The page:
For those who point at Texas with a disapproving eye, it looks like Texas has the leg up on California in numerous ways. From Jan Norman at the Orange County Register:
Texas’ competitive advantage over California, according to the study, is lower taxes, lower government spending and less regulation.
The study compared the two states on six broad categories:
- taxes on labor
- taxes on capital
- taxes on consumption
- overall tax environment
- regulatory environment
- government spending policies
The Texas Public Policy Foundation is a free enterprise and personal responsibility research institute. One of the study’s authors is former Californian Arthur Laffer, a supply side economist who advised President Ronald Reagan. “A comparison between Texas and California is not only valid but vital for our country,” Laffer said. “Both are large, strategically located states with strong demographics and bountiful natural resources. But California’s regulatory and tax costs, coupled with budgetary and policy instability, render it an impotent competitor when standing next to low-tax, business-friendly Texas, which levies no capital gains or income taxes to support its affordable government.”
“It’s just striking how the states with no income tax (including Texas) outperform the states with high income taxes (California’s highest personal income tax rate, 10.55% is third highest in the nation),” Laffer said.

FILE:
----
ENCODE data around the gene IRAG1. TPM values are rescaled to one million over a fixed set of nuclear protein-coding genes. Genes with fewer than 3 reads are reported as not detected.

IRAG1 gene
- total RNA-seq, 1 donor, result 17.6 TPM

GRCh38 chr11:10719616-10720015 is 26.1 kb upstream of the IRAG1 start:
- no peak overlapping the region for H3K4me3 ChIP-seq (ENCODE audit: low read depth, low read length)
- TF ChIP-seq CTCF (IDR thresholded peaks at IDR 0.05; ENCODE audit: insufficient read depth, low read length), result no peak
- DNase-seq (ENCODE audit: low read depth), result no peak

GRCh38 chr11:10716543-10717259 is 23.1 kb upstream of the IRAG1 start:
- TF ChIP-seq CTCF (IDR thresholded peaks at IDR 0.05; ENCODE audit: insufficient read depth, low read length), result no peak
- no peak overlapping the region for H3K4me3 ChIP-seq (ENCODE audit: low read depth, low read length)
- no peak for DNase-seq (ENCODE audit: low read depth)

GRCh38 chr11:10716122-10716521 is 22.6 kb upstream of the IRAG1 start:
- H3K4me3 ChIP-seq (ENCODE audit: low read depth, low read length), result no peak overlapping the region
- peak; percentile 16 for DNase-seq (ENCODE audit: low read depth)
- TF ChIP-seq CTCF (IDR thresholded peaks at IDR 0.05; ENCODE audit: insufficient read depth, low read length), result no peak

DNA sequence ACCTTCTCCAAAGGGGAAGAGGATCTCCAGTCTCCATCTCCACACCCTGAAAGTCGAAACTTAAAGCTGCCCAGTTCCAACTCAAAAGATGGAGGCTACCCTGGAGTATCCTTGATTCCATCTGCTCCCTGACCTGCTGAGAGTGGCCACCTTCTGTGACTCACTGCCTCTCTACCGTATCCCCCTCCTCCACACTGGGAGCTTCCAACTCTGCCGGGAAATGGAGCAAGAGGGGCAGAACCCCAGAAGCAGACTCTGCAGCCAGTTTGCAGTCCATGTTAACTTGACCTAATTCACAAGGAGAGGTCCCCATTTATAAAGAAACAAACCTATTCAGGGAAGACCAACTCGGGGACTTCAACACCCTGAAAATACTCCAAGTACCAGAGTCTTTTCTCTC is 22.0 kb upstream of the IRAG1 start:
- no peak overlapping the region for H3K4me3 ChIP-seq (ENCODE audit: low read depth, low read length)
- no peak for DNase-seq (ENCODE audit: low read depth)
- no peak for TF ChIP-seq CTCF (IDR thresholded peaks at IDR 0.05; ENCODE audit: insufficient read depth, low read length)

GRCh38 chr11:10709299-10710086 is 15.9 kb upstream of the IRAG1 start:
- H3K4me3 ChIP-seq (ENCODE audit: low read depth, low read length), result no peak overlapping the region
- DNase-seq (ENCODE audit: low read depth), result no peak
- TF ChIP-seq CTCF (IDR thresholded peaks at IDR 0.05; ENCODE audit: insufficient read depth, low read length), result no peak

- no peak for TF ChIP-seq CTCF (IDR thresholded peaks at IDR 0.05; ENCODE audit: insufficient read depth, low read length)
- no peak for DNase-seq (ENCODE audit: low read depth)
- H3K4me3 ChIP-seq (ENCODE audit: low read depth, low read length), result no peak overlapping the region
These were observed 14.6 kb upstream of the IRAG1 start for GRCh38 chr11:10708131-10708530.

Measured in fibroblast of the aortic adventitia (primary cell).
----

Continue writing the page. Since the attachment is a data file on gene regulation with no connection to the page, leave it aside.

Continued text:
Sally C. Pipes, president and CEO of San Francisco-based Pacific Research Institute, said, “If Californians still have trouble understanding why so many of our former neighbors have gone to Texas, this scorecard spells it out in painful detail.”
California does outperform Texas on a few measures:
- State and local property tax burden per capita: California $32.89, Texas $36.50
- Sales tax per $1,000 of personal income: California $25.62, Texas $29.47
- State sales tax rate: Texas 6.25%, California 8.25%
- Marginal corporate income tax rate: Texas 1% GRT, California 8.84%
- Total state and local government expenditures per capita: Texas $7,763.49, California $11,256.83
- Average annual growth in government spending: Texas 7.02%, California 7.29%
- Recession-related job loss from peak employment to July 2010: Texas, -2.3%, California, -8.7%
“The lighter regulatory burden in Texas also helps its economy flourish in comparison to California, which overloads businesses in the state with excessive costs and burdens,” the 2010 study says.